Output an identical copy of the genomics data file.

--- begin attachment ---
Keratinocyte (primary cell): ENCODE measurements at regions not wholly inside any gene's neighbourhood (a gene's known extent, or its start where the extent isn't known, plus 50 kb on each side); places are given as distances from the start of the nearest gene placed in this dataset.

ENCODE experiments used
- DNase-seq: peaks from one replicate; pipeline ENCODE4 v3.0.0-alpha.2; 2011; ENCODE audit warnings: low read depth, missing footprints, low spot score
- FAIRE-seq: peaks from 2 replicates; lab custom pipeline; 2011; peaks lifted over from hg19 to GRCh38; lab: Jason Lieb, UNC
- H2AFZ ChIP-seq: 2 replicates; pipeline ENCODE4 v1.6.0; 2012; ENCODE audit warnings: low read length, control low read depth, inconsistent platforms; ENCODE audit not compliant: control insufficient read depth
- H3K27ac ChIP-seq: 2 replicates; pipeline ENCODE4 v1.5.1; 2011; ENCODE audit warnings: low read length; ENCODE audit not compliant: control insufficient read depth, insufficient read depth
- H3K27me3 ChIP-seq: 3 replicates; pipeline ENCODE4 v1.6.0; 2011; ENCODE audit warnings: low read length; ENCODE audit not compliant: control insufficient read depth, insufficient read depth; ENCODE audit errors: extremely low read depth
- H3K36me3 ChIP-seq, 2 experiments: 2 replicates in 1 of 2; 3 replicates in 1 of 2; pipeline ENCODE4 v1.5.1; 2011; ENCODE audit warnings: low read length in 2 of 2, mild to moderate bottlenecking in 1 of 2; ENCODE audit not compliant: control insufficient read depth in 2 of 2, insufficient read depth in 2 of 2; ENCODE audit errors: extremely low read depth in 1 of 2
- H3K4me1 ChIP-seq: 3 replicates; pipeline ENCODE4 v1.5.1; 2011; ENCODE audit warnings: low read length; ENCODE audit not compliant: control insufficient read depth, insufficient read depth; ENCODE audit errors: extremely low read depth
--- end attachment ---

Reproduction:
Keratinocyte (primary cell): ENCODE measurements at regions not wholly inside any gene's neighbourhood (a gene's known extent, or its start where the extent isn't known, plus 50 kb on each side); places are given as distances from the start of the nearest gene placed in this dataset.

ENCODE experiments used
- DNase-seq: peaks from one replicate; pipeline ENCODE4 v3.0.0-alpha.2; 2011; ENCODE audit warnings: low read depth, missing footprints, low spot score
- FAIRE-seq: peaks from 2 replicates; lab custom pipeline; 2011; peaks lifted over from hg19 to GRCh38; lab: Jason Lieb, UNC
- H2AFZ ChIP-seq: 2 replicates; pipeline ENCODE4 v1.6.0; 2012; ENCODE audit warnings: low read length, control low read depth, inconsistent platforms; ENCODE audit not compliant: control insufficient read depth
- H3K27ac ChIP-seq: 2 replicates; pipeline ENCODE4 v1.5.1; 2011; ENCODE audit warnings: low read length; ENCODE audit not compliant: control insufficient read depth, insufficient read depth
- H3K27me3 ChIP-seq: 3 replicates; pipeline ENCODE4 v1.6.0; 2011; ENCODE audit warnings: low read length; ENCODE audit not compliant: control insufficient read depth, insufficient read depth; ENCODE audit errors: extremely low read depth
- H3K36me3 ChIP-seq, 2 experiments: 2 replicates in 1 of 2; 3 replicates in 1 of 2; pipeline ENCODE4 v1.5.1; 2011; ENCODE audit warnings: low read length in 2 of 2, mild to moderate bottlenecking in 1 of 2; ENCODE audit not compliant: control insufficient read depth in 2 of 2, insufficient read depth in 2 of 2; ENCODE audit errors: extremely low read depth in 1 of 2
- H3K4me1 ChIP-seq: 3 replicates; pipeline ENCODE4 v1.5.1; 2011; ENCODE audit warnings: low read length; ENCODE audit not compliant: control insufficient read depth, insufficient read depth; ENCODE audit errors: extremely low read depth